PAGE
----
NOVI, Mich.—Cooper Standard Automotive Inc. reported sales gains, but saw a decline in net income for 2018.
Sales for the year came in at $3.63 billion, up slightly compared to $3.62 billion in 2017. Net income decreased to $107.8 million compared to $135.3 million the year before.
For the fourth quarter, sales dropped to $872 million compared to $937.9 million. The firm reported a $23.1 million loss in the fourth quarter compared to net income of $28.5 million in 2017.
"Market conditions in Asia and Europe remained challenging during the fourth quarter and commodity costs continued to increase globally," Jeffrey Edwards, Cooper Standard chairman and CEO, said in a statement. "While we anticipate similar headwinds in 2019, we are focused on executing our strategy to create value through innovation, improving operating efficiency and increasing returns on invested capital. Strong net new business awards in 2018 and a record number of new program launches planned for 2019, both in our automotive and non-automotive businesses, support our positive long-term outlook for profitable growth."
Cooper Standard attributed the year-over-year decrease in fourth quarter sales to unfavorable volume and mix, foreign exchange and customer price adjustments, partially offset by the net positive impact of acquisitions and divestitures.
The firm said that it launched 56 new customer programs and was awarded $64 million in annual net new business in the fourth quarter. For the full year, Cooper's annual net new business awards totaled $441 million.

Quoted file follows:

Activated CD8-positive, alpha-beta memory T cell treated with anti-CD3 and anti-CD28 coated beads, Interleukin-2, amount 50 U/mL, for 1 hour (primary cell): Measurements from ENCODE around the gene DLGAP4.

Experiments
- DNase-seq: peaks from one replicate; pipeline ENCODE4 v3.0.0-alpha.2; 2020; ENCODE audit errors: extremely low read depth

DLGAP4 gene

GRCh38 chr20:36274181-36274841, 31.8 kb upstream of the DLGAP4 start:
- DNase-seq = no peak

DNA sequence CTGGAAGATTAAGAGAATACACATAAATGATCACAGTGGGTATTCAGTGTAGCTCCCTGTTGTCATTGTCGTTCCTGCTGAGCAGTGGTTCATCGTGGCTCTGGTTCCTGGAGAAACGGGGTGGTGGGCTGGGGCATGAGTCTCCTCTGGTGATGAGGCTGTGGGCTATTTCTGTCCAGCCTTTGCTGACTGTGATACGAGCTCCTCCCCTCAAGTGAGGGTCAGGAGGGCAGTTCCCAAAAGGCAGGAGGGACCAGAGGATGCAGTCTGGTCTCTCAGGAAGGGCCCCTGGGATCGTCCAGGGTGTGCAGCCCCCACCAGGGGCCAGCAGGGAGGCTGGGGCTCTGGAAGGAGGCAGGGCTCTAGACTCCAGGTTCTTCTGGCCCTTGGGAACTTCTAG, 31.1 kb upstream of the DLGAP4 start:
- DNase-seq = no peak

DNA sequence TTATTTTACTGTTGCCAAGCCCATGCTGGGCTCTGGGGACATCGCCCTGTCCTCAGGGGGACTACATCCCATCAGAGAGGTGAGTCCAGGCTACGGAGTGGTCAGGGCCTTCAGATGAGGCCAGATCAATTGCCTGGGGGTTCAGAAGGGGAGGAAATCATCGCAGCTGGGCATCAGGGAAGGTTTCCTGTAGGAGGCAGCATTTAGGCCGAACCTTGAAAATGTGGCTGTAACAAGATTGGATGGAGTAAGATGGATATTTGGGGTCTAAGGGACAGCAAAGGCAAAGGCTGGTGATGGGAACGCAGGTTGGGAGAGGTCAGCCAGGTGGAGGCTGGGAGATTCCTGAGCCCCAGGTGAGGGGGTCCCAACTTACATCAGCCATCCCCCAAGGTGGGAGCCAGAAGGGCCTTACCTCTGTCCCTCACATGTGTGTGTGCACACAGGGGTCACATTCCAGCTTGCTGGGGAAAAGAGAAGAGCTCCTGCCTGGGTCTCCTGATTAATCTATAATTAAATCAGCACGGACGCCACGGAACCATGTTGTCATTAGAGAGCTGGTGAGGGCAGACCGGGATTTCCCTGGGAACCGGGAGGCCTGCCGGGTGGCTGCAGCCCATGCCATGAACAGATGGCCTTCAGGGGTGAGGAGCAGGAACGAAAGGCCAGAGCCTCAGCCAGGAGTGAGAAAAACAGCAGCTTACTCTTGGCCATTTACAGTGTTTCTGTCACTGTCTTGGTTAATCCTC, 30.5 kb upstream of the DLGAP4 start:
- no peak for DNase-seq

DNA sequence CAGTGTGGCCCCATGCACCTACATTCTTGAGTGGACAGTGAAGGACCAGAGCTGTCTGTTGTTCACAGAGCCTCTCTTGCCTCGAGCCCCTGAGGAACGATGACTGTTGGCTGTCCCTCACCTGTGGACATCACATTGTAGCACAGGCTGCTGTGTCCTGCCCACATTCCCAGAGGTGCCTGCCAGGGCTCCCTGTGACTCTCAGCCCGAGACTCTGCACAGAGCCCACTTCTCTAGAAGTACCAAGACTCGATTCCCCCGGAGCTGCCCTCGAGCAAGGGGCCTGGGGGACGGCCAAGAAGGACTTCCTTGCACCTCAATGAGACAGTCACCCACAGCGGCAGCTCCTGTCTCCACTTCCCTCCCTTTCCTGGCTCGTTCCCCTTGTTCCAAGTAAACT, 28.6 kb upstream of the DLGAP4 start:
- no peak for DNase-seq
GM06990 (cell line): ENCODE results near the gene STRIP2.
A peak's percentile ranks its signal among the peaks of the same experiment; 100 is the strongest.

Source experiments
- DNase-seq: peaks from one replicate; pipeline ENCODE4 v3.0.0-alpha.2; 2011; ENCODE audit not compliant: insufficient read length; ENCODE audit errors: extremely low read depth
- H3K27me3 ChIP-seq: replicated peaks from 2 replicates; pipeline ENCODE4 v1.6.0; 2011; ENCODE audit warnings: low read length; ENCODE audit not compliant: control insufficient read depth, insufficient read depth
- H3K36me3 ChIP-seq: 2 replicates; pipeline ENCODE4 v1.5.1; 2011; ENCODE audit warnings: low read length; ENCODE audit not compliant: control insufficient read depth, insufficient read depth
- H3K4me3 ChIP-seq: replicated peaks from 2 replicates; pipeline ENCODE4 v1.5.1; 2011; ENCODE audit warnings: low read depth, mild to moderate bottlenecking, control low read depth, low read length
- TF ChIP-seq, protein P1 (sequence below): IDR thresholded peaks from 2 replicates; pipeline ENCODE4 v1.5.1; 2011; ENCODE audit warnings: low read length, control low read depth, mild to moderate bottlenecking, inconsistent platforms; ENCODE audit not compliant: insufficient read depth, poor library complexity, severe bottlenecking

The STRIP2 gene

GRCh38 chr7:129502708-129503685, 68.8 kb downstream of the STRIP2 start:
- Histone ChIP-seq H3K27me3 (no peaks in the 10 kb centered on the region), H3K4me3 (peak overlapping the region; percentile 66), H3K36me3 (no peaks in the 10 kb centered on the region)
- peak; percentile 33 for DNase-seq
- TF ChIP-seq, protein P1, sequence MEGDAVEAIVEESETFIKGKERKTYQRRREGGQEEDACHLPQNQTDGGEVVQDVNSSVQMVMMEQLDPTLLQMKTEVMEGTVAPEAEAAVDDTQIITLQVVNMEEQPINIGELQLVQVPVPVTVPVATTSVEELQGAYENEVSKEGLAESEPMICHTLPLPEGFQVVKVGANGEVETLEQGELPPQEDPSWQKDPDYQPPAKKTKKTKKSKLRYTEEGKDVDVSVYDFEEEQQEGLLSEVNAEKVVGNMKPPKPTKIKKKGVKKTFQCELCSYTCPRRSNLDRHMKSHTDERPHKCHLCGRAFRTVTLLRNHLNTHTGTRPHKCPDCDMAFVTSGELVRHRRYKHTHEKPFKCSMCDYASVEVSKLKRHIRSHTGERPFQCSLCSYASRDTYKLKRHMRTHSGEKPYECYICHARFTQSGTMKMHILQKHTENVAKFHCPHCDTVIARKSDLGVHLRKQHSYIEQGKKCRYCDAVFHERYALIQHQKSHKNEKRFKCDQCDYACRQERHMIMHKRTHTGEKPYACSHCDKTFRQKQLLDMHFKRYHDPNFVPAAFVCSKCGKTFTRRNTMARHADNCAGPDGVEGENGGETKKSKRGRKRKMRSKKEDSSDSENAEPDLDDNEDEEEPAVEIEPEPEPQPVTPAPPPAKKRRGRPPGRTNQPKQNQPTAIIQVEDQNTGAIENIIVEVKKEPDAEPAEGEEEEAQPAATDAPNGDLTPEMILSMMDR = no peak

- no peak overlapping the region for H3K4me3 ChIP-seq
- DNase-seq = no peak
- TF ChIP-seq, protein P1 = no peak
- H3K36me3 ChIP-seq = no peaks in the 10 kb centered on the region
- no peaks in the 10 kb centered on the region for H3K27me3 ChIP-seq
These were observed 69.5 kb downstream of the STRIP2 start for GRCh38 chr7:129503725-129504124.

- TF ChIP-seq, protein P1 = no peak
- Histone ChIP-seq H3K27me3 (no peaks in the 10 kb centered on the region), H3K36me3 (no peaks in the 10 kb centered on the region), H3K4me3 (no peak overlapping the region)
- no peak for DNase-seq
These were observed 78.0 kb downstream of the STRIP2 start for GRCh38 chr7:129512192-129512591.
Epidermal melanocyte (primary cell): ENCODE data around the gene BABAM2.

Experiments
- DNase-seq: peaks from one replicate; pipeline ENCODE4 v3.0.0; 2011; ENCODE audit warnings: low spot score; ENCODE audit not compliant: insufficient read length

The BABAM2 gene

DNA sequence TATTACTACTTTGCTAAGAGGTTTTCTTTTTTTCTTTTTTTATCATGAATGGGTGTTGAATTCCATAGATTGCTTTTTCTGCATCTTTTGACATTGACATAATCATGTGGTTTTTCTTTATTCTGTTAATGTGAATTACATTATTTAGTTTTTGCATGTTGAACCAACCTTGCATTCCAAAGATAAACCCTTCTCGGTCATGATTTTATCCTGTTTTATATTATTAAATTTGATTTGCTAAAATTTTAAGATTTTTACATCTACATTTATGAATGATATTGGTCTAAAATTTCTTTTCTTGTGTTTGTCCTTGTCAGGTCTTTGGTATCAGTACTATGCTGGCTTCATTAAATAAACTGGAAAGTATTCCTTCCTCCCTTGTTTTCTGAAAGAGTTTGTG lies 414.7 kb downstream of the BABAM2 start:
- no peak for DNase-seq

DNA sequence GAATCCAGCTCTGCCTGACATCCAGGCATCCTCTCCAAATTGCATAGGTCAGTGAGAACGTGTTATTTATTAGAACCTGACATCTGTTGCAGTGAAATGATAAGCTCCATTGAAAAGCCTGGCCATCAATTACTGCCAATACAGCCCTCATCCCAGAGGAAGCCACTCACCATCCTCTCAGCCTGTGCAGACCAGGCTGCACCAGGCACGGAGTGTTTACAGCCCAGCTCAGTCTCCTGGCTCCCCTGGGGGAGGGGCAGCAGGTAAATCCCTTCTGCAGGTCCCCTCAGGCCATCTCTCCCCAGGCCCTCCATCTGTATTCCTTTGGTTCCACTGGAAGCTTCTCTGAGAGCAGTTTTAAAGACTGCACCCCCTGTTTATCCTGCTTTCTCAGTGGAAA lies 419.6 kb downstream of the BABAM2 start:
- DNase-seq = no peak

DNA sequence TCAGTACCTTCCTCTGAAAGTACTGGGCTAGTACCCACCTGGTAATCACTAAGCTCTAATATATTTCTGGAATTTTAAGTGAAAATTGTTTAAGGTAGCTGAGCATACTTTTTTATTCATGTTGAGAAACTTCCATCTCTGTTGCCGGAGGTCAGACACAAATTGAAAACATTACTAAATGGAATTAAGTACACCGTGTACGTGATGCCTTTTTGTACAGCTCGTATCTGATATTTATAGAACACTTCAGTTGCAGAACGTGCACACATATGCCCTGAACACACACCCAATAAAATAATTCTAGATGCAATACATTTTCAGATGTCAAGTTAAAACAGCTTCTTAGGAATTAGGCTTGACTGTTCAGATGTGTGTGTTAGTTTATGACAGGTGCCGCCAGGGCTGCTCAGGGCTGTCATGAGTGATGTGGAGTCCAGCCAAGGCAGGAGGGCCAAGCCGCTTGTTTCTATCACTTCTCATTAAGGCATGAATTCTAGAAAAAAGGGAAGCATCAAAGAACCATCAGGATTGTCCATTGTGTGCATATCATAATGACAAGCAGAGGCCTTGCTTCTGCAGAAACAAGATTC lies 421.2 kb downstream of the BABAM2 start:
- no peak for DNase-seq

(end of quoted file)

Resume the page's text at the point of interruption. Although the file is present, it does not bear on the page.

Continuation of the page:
Regionally, sales dropped across the board for the fourth quarter. Cooper Standard's North America segment reported sales of $476.4 million, down by $3 million compared to 2017. The change primarily was attributable to unfavorable volume and mix and customer price adjustments, offset by incremental sales related to acquisitions. In South America, sales came in at $22.3 million compared to $27.9 million the prior year.
Europe reported $230.2 million in fourth quarter sales compared to $267.4 million in 2017. The change was attributable to unfavorable volume and mix, customer price adjustments and foreign exchange. In Asia-Pacific, sales decreased by about $20 million to $143.1 million. Cooper Standard attributed the change to unfavorable volume and mix, customer price adjustments and foreign exchange, partially offset by incremental sales related to acquisitions.